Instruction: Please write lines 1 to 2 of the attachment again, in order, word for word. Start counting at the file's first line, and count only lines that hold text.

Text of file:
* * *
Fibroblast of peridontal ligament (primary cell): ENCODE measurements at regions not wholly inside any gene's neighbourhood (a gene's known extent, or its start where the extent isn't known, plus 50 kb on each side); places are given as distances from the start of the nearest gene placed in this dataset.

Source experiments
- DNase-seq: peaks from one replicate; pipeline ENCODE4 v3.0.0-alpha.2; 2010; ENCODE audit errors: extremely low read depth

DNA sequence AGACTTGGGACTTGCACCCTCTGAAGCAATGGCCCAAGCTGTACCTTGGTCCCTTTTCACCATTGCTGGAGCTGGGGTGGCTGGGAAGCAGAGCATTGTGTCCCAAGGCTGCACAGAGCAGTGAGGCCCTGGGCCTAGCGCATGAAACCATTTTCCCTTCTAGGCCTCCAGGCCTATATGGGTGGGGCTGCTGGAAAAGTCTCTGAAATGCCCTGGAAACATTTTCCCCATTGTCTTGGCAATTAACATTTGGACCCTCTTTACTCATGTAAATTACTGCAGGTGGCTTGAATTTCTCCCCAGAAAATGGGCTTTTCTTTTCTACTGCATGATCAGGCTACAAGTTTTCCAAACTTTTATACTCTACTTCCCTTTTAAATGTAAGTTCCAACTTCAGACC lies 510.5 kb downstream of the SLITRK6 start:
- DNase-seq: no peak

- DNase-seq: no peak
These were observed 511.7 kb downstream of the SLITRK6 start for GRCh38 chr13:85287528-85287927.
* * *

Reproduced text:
Fibroblast of peridontal ligament (primary cell): ENCODE measurements at regions not wholly inside any gene's neighbourhood (a gene's known extent, or its start where the extent isn't known, plus 50 kb on each side); places are given as distances from the start of the nearest gene placed in this dataset.

Source experiments